Educational reform in China: a Sisyphean exercise?

By Wu Jin
0 Comment(s)Print E-mail, March 30, 2018
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Several educational administrations in China have recently enacted new regulations in attempt to ease the burdens placed on students.

For instance, the education bureau in Jiangsu province prohibits homework to be assigned to pupils in grades one and two. At the same time, in the neighboring province of Zhejiang, time-consuming homework is discouraged and it is stipulated that the students in primary school can stop doing homework at 9 p.m. and those in secondary school may do schoolwork no later than 10 p.m.

However, for many parents, the education reforms are like a Sisyphean cycle, always ending in futility.

Even as schools are trying to alleviate student stress caused by intensive class schedules and excessive homework, they are confronted with the disapproval of parents from the other side.

"My daughter used no more than two exercise books over the course of a semester when she was in grade three. Her phonics and writing were less progressive than what I achieved when I was her age," said one mother, speaking on the condition of anonymity in her interview with China Comment.

Chen, a father in Nanjing, Jiangsu province, complained that after sending his child to public primary school, he was surprised to know that the school is closed at 2 to 3 in the afternoon, much earlier than he can finish work for the day. Furthermore, the children are given little homework, which may prevent them fully comprehending all they were taught in classes. Therefore, the father feels he has no option but to resort to afterschool education.

"While emphasizing the importance of education for all-around development, the school has cut many classes, which pushed us to search for extracurricular tutoring at considerable extra cost to us," Chen said.

While urban students complain about the stress of relentless extracurricular classes, the rural children are losing interest in school.

Han Fei, an official from China Executive Leadership Academy, Jinggangshan, Jiangxi province, expressed immense concern about the education of rural young people following a visit to his hometown of Zaozhuang, Shandong province.

He later published an article saying he was stunned to find that most young people in the village would not take their eyes off their mobile games for even a moment. Their total absorption in their games causes Han a great deal of worry about their future.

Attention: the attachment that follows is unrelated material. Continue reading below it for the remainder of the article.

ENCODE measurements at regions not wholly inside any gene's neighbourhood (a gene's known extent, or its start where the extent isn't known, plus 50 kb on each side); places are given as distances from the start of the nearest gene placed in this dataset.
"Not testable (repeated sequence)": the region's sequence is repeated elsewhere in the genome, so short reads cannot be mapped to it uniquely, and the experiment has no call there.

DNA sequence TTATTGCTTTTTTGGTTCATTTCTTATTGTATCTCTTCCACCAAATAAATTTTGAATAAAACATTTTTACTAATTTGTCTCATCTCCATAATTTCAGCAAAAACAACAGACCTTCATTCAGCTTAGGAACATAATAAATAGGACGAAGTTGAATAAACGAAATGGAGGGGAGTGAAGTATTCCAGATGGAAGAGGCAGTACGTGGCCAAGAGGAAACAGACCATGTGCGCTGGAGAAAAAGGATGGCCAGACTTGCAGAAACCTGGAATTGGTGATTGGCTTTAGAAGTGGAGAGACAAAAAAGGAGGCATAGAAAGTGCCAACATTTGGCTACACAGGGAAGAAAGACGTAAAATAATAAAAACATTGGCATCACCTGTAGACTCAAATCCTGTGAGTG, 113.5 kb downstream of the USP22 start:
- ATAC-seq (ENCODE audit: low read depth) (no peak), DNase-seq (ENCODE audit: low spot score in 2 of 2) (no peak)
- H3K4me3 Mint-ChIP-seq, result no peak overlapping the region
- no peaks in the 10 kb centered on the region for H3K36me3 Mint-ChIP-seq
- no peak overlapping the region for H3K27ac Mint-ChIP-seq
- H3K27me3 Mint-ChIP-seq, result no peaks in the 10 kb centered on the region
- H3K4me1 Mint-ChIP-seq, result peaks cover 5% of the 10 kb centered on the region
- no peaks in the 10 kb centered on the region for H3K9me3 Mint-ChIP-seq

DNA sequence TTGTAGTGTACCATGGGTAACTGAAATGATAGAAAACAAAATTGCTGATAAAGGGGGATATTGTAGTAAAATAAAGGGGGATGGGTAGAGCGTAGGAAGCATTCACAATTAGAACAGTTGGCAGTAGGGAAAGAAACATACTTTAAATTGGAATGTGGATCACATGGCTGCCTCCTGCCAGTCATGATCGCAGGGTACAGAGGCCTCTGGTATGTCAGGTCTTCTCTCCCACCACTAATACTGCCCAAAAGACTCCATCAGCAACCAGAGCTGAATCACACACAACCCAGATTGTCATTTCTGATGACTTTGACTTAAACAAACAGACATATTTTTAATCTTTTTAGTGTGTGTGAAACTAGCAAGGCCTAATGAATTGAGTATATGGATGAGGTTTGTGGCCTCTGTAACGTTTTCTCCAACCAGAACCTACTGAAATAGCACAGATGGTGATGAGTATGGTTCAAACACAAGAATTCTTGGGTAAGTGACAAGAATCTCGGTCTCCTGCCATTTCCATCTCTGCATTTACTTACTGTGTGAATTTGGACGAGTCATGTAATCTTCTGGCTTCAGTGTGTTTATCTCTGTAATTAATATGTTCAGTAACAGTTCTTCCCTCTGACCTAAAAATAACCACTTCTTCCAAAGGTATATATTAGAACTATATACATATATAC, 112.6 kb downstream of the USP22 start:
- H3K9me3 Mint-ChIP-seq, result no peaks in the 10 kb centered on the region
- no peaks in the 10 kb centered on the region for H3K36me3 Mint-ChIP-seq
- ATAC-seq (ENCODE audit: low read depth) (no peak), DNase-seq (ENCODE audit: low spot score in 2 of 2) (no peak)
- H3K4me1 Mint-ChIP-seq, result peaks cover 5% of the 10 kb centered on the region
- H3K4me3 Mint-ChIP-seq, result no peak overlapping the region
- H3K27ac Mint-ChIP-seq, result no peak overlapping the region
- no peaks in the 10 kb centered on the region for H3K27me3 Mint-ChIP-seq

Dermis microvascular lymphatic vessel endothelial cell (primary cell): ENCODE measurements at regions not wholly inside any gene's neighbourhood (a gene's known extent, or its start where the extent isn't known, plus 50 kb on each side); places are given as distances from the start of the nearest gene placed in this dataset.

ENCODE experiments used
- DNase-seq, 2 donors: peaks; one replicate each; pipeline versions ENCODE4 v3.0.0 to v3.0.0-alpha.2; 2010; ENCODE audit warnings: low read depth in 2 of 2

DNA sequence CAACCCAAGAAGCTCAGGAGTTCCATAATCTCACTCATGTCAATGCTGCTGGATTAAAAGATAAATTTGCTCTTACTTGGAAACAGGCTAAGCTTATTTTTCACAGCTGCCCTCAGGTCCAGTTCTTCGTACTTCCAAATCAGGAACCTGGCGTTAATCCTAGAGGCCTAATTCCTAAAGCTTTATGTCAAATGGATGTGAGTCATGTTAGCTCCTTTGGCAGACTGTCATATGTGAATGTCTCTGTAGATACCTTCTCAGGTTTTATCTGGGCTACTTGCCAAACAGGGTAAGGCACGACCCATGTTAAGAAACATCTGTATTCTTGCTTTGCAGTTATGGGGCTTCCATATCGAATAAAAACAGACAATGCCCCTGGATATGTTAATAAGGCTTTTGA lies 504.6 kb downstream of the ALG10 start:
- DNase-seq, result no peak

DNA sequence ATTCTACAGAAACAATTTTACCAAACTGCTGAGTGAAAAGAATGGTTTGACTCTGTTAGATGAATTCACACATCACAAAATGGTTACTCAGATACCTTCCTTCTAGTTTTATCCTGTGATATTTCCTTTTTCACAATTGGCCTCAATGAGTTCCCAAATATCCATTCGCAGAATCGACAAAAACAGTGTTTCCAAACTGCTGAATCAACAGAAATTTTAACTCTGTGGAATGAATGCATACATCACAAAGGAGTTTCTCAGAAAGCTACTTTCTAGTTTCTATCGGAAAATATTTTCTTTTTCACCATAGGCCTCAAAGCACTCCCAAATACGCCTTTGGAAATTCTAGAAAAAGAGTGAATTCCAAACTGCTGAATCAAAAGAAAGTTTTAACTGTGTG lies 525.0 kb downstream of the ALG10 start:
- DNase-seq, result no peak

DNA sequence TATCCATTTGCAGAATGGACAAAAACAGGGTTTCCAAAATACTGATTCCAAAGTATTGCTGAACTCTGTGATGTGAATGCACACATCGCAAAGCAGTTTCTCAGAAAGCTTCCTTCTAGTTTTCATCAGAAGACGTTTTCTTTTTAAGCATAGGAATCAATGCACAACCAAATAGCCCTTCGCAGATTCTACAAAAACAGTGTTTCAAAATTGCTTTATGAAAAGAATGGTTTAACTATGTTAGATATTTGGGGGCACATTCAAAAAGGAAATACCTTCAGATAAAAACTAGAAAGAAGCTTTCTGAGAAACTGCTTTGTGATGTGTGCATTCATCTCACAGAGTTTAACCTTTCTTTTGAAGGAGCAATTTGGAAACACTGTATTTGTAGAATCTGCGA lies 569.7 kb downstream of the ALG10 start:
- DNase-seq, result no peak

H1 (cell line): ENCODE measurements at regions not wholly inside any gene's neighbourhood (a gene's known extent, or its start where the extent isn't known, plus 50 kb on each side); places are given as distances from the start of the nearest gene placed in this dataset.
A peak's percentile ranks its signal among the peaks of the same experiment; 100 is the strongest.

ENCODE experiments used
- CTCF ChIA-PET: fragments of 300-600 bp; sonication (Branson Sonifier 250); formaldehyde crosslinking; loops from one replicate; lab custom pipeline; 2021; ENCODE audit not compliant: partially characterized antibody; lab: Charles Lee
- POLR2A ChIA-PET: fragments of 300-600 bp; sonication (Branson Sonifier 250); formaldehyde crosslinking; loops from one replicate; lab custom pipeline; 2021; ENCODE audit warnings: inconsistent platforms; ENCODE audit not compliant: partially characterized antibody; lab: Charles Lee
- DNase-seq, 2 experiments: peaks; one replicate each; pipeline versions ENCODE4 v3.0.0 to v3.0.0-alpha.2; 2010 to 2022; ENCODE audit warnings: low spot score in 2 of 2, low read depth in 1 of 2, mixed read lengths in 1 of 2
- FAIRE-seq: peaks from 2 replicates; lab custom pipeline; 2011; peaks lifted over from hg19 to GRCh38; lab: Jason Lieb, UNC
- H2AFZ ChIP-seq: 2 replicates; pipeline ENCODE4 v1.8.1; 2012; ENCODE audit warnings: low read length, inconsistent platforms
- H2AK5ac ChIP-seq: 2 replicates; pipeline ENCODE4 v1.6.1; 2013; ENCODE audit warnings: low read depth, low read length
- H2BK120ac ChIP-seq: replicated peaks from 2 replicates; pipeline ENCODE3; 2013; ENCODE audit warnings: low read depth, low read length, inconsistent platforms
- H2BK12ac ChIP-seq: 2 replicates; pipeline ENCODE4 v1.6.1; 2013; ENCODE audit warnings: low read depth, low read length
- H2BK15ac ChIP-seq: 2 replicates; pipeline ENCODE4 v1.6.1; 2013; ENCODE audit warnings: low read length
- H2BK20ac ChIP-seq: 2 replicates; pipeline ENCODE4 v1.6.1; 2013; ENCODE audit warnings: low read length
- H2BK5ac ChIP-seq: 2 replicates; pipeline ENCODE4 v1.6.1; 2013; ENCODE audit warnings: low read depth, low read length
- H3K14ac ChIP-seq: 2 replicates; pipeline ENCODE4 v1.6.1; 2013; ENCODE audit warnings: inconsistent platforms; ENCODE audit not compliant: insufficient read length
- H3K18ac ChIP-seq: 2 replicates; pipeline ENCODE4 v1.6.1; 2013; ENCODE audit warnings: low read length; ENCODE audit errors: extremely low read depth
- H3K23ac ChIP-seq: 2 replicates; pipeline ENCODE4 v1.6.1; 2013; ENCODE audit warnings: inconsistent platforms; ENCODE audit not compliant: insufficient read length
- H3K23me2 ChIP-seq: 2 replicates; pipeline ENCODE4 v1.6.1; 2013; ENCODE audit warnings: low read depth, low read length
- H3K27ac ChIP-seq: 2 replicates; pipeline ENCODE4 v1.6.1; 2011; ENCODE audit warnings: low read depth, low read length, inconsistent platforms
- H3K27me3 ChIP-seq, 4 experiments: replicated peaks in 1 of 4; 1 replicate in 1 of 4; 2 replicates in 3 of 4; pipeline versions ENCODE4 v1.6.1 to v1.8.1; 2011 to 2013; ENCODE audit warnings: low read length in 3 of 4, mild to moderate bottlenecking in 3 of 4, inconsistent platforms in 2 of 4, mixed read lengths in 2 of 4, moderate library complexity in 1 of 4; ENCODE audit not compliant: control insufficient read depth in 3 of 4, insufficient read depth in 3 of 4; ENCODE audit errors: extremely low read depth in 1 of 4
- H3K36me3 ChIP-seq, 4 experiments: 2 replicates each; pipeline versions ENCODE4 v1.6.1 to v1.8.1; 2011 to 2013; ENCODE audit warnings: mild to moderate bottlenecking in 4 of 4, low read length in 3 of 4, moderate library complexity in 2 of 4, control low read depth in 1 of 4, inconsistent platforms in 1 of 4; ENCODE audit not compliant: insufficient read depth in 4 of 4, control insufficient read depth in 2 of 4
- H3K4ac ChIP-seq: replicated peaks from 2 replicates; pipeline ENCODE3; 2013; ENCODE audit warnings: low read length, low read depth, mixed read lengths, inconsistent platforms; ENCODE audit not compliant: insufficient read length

However, when he talked with local parents, warning that over-indulgence in cell-phone games may ruin the future of their children, parents responded with cynicism: "Future? Who cares? Rural people are supposed to go to work after secondary school."

Former headmaster Wu Xiaomao said, "Before quality education on an equal level can take shape, any attempt to scrap the nationwide entrance exam will result in rampant rent-seeking deals maneuvered by power and money.

"Therefore, the masses will feel they are deprived of equal rights, making them believe in social unfairness," Wu added.

Zhang Jie, the author of "Childhood Rivalry: Families of Straight-A Students Talk About Education," said, "The scarcity of resources will undoubtedly lead to competition, which cannot and will not be simply removed by dismounting the burdens carried by students. Without open and fair competition, the hidden rules will prevail."

At the recently concluded two political sessions in Beijing (the National People's Congress and the Chinese People's Political Consultative Conference), Chen Baosheng, minister of education, said that what the ministry tries to alleviate are the courses taught beyond the syllabus, which violate the pedagogic rule and affect both the mental and physical development of students.

However, Chen added that those within the syllabus are called school assignments, which the students must make the effort to master. According to him, easing the burden of students requires not only educational reforms but also the concerted effort of society as a whole. 

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